Federal Judge Allows Minnesota Farmer’s Lawsuit Over Revoked License
Andris Tkachenko/Adobe Stock

Federal Judge Allows Minnesota Farmer’s Lawsuit Over Revoked License

After demanding an evidentiary hearing over his revoked license, farmer Luis Hummel sued the state’s department of agriculture.

Subscribe
January 3, 2020

In 2019, products allegedly derived from Luis Hummel’s hemp crop at 5th Sun Gardens in Lanesboro, Minn., tripped the state testing threshold for THC content. Hummel, licensed under an industrial hemp pilot program that was sanctioned by the 2014 Farm Bill, is fighting back against the state’s enforcement of that rule.

In March of that year, local sheriff’s deputy had stopped a driver who was transporting hemp-derived products (wax and “vape tips”) allegedly sourced from Hummel’s farm. Those products tested at 3.6% and 3.11% THC content, according to the state, but Hummel has since asserted that his crops passed state testing. The state then revoked Hummel’s hemp license. Hummel demanded an evidentiary hearing—a right to due process.

That hearing was denied, and Hummel went on to file a lawsuit against the Minnesota Department of Agriculture (MDA). On Jan. 2, 2020, a federal judge ruled that, yes, Hummel may proceed with his lawsuit. Judge Patrick Schiltz wrote that the Minnesota Department of Agriculture had limited its own ability to revoke licenses and that when the department chooses to do so, it must then go on to prove that licensees violated certain aspects of the pilot program.

“By identifying—repeatedly and in detail—the circumstances under which MDA can revoke a license, the [memorandum of understanding] implicitly limits MDA’s authority to revoke a license to those circumstances,” Schiltz wrote. “Put differently, if MDA had unfettered discretion to revoke licenses, then these provisions would serve no purpose other than to mislead participants into believing that MDA did not have such discretion.”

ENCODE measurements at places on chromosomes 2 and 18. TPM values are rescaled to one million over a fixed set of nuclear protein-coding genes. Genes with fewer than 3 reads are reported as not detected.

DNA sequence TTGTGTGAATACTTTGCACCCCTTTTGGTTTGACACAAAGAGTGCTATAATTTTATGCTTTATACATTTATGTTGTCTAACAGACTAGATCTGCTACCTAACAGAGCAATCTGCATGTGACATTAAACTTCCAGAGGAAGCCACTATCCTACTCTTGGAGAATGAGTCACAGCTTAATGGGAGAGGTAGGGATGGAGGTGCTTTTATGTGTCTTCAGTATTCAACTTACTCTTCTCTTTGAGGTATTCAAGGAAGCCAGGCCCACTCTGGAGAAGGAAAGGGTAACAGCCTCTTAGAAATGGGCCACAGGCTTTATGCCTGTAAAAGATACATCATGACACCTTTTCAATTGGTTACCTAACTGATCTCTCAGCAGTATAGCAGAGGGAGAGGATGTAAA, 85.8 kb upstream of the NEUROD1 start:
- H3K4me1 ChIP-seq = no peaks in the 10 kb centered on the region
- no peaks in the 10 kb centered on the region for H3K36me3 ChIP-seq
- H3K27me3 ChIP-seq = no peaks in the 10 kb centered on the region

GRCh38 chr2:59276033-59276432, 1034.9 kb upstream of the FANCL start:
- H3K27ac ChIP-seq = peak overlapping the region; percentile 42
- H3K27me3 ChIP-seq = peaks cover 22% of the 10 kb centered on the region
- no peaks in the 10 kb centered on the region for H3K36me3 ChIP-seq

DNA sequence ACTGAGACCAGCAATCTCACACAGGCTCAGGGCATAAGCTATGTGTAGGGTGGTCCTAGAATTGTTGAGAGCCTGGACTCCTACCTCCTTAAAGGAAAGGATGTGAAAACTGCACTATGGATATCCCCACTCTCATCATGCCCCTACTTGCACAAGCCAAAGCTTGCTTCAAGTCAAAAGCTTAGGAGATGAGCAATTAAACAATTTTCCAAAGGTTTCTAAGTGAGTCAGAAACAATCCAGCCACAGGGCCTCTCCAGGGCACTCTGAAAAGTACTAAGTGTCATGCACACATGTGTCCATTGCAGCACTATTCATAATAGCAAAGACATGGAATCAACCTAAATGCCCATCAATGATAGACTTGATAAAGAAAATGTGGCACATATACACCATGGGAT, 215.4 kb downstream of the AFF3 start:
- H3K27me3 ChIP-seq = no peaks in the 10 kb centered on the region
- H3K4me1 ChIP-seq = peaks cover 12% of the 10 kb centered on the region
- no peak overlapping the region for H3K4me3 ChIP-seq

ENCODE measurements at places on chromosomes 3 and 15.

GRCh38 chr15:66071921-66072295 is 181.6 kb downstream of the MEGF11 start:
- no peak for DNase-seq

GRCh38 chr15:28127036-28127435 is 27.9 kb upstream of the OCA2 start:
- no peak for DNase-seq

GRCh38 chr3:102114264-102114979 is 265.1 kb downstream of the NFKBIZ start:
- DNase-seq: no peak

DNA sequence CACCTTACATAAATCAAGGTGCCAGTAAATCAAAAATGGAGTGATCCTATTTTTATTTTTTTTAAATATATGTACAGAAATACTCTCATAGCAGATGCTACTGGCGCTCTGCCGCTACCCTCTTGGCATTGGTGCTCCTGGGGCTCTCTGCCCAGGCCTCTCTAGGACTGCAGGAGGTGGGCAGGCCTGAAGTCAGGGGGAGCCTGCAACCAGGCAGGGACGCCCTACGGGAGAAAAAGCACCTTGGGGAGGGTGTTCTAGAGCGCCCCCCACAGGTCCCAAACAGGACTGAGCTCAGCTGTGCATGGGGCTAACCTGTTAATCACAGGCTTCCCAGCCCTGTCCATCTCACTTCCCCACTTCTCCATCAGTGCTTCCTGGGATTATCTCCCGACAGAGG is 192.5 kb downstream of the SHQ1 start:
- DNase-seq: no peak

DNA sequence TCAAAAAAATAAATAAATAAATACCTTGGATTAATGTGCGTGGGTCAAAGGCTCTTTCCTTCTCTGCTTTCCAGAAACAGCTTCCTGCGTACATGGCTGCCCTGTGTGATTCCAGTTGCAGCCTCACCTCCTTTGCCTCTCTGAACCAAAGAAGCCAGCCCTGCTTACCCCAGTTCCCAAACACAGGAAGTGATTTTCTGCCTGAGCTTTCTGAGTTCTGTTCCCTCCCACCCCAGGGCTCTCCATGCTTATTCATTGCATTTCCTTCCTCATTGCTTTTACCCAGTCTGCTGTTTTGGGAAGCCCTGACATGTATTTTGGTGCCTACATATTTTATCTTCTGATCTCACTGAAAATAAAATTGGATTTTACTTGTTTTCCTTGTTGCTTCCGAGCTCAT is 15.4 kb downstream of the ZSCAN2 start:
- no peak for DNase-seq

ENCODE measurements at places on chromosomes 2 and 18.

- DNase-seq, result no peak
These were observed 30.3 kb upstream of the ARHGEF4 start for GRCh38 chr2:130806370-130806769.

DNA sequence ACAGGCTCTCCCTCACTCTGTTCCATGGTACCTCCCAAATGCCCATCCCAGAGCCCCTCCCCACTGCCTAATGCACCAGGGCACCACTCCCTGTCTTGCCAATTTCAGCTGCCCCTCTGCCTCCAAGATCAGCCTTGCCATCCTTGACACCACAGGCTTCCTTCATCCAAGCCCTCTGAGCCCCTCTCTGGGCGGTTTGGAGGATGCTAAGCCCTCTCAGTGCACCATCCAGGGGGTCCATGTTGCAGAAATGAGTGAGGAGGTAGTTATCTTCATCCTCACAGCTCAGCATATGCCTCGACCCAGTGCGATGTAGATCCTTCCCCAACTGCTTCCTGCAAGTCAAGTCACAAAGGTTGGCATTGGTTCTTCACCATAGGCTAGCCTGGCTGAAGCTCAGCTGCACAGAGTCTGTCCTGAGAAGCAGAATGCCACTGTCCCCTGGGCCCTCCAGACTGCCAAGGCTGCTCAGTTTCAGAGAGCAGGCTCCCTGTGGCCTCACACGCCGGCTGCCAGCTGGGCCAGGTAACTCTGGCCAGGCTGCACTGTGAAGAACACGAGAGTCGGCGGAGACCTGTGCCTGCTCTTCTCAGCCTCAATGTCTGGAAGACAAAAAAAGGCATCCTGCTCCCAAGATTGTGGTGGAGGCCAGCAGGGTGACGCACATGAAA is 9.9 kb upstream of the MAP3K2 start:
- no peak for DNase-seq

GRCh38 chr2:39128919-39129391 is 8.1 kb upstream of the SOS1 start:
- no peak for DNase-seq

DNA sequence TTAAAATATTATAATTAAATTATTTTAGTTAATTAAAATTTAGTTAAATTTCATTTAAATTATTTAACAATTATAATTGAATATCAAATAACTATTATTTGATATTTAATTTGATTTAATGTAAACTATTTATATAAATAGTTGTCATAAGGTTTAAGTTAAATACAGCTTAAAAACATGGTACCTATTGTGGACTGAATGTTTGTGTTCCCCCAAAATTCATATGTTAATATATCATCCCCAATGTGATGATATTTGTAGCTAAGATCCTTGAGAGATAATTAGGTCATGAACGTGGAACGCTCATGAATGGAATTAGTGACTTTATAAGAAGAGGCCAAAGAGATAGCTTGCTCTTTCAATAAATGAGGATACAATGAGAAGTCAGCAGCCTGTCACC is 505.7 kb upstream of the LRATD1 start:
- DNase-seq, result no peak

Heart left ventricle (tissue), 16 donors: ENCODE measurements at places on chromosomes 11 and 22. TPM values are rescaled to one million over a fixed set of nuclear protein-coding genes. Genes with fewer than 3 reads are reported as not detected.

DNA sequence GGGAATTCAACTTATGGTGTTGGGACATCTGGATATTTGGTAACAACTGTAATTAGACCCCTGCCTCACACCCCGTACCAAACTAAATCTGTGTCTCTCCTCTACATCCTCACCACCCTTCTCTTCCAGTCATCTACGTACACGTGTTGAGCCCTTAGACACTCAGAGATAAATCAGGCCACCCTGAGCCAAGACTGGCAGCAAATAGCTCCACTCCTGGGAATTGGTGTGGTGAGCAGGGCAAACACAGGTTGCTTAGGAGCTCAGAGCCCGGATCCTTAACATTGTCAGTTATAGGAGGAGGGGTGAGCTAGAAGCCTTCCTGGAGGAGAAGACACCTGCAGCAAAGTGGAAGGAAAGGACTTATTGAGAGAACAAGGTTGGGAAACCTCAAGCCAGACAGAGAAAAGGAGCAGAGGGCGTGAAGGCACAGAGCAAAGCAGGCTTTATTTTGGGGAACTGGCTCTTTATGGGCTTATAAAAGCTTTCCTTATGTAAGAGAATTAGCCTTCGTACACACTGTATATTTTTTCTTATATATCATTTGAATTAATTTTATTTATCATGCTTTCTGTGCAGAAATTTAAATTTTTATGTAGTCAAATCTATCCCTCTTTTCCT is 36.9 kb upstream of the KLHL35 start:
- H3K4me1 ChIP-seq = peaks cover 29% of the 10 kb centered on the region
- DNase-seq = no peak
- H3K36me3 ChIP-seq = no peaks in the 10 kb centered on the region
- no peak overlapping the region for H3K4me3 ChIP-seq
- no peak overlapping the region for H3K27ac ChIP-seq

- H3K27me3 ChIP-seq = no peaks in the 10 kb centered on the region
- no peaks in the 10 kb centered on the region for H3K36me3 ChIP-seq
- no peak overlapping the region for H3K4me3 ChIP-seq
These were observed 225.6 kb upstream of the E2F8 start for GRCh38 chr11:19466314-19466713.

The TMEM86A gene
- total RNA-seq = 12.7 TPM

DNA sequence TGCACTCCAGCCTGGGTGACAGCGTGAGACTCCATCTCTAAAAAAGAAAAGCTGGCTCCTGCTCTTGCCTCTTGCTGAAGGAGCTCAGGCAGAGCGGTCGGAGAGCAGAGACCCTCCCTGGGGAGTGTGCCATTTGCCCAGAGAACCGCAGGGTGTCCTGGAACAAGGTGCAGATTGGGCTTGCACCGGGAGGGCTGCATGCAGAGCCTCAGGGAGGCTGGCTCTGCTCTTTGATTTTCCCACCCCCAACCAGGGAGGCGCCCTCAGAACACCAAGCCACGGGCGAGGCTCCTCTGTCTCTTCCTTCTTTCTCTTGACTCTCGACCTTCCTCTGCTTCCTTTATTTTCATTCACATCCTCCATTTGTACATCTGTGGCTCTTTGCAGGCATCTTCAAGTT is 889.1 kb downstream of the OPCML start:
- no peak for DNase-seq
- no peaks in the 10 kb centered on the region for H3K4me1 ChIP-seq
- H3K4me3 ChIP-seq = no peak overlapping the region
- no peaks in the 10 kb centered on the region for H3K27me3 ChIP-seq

Read the full order below.

From there, the judge approached a constitutional property argument, writing that Hummel had a protected property interest in the actual hemp license that the state revoked. “Because MDA’s discretion to revoke was limited, Hummel had more than ‘a unilateral expectation’ that his license would remain effective under the end of the calendar year,” Schiltz wrote. “Instead, Hummel had a property interest protected under the Fourteenth Amendment.”

Hummel’s lawsuit will continue in federal court.

In a separate county-level criminal case, Hummel has been charged with fifth-degree drug sales, felony possession of a controlled substance and gross misdemeanor fifth-degree drug possession.

 

Hummel v. Minnesota Dept. o... by sandydocs on Scribd